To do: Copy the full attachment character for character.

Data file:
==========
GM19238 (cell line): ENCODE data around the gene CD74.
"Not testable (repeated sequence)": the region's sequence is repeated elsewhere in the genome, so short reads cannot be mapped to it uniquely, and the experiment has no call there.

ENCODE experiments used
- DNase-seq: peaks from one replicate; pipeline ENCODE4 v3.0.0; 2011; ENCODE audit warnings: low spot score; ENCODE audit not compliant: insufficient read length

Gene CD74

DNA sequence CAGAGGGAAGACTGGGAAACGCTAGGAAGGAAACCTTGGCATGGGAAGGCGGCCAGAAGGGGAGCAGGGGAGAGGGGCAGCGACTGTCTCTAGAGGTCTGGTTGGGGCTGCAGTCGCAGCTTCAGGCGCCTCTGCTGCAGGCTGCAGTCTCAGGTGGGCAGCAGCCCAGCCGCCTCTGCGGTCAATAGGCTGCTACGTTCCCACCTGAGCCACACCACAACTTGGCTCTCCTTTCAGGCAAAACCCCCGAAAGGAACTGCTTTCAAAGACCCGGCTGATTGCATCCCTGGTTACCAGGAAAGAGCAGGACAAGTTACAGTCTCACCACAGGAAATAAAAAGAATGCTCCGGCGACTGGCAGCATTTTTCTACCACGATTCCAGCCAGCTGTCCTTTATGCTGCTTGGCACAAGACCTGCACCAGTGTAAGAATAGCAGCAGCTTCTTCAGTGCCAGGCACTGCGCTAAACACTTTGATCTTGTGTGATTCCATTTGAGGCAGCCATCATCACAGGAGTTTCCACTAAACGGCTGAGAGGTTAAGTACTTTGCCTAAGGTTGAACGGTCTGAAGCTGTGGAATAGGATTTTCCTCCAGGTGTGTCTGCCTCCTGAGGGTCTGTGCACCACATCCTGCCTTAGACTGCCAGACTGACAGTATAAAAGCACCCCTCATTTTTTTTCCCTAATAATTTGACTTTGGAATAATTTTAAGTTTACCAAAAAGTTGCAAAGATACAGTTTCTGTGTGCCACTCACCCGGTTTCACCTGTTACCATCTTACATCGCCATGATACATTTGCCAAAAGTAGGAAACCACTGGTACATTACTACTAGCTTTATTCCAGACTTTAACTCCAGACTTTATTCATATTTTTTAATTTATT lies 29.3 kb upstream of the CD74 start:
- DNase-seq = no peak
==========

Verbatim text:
GM19238 (cell line): ENCODE data around the gene CD74.
"Not testable (repeated sequence)": the region's sequence is repeated elsewhere in the genome, so short reads cannot be mapped to it uniquely, and the experiment has no call there.

ENCODE experiments used
- DNase-seq: peaks from one replicate; pipeline ENCODE4 v3.0.0; 2011; ENCODE audit warnings: low spot score; ENCODE audit not compliant: insufficient read length

Gene CD74

DNA sequence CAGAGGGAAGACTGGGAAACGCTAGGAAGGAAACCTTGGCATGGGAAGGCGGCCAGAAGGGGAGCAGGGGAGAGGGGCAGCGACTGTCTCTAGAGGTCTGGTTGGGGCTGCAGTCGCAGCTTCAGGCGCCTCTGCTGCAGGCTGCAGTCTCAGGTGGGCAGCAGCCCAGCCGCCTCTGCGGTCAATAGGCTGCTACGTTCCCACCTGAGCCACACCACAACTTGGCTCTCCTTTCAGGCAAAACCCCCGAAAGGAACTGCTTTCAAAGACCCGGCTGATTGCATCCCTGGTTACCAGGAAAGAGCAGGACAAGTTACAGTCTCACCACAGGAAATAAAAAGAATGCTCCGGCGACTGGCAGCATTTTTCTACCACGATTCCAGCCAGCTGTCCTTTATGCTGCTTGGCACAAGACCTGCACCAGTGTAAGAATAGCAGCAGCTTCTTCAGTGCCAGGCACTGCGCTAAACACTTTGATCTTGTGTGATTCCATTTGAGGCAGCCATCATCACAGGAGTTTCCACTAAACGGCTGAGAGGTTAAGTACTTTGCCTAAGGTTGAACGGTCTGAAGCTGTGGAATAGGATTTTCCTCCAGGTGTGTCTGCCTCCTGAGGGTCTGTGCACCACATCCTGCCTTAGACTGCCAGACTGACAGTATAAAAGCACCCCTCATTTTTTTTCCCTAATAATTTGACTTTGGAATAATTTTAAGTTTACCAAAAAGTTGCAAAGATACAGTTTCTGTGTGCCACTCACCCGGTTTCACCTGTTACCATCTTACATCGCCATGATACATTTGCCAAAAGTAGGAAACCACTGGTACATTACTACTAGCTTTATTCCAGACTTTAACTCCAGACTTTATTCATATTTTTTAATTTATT lies 29.3 kb upstream of the CD74 start:
- DNase-seq = no peak